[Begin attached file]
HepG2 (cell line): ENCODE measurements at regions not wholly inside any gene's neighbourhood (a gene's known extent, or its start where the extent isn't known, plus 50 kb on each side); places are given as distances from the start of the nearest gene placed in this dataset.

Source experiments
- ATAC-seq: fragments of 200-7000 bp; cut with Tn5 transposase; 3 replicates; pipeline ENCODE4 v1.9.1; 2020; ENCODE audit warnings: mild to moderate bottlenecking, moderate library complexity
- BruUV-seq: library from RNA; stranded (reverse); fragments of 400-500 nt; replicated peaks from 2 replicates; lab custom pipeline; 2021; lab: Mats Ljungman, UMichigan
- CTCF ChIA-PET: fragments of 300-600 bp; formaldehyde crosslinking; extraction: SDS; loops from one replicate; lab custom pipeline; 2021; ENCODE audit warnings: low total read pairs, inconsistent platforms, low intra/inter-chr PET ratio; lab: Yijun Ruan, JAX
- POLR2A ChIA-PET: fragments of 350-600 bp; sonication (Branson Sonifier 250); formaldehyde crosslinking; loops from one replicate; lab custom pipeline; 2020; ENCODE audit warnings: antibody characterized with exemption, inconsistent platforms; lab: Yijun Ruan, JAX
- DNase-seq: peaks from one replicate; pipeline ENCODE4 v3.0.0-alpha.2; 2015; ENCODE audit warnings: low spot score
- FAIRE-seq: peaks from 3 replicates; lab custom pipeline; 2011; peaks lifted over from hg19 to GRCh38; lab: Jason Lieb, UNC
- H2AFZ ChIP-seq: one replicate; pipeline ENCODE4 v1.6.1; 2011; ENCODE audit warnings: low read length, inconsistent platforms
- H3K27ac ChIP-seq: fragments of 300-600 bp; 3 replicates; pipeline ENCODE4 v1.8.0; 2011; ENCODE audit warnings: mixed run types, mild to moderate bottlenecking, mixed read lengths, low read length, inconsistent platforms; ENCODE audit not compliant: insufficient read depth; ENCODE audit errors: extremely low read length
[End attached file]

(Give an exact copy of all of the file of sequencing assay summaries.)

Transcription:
HepG2 (cell line): ENCODE measurements at regions not wholly inside any gene's neighbourhood (a gene's known extent, or its start where the extent isn't known, plus 50 kb on each side); places are given as distances from the start of the nearest gene placed in this dataset.

Source experiments
- ATAC-seq: fragments of 200-7000 bp; cut with Tn5 transposase; 3 replicates; pipeline ENCODE4 v1.9.1; 2020; ENCODE audit warnings: mild to moderate bottlenecking, moderate library complexity
- BruUV-seq: library from RNA; stranded (reverse); fragments of 400-500 nt; replicated peaks from 2 replicates; lab custom pipeline; 2021; lab: Mats Ljungman, UMichigan
- CTCF ChIA-PET: fragments of 300-600 bp; formaldehyde crosslinking; extraction: SDS; loops from one replicate; lab custom pipeline; 2021; ENCODE audit warnings: low total read pairs, inconsistent platforms, low intra/inter-chr PET ratio; lab: Yijun Ruan, JAX
- POLR2A ChIA-PET: fragments of 350-600 bp; sonication (Branson Sonifier 250); formaldehyde crosslinking; loops from one replicate; lab custom pipeline; 2020; ENCODE audit warnings: antibody characterized with exemption, inconsistent platforms; lab: Yijun Ruan, JAX
- DNase-seq: peaks from one replicate; pipeline ENCODE4 v3.0.0-alpha.2; 2015; ENCODE audit warnings: low spot score
- FAIRE-seq: peaks from 3 replicates; lab custom pipeline; 2011; peaks lifted over from hg19 to GRCh38; lab: Jason Lieb, UNC
- H2AFZ ChIP-seq: one replicate; pipeline ENCODE4 v1.6.1; 2011; ENCODE audit warnings: low read length, inconsistent platforms
- H3K27ac ChIP-seq: fragments of 300-600 bp; 3 replicates; pipeline ENCODE4 v1.8.0; 2011; ENCODE audit warnings: mixed run types, mild to moderate bottlenecking, mixed read lengths, low read length, inconsistent platforms; ENCODE audit not compliant: insufficient read depth; ENCODE audit errors: extremely low read length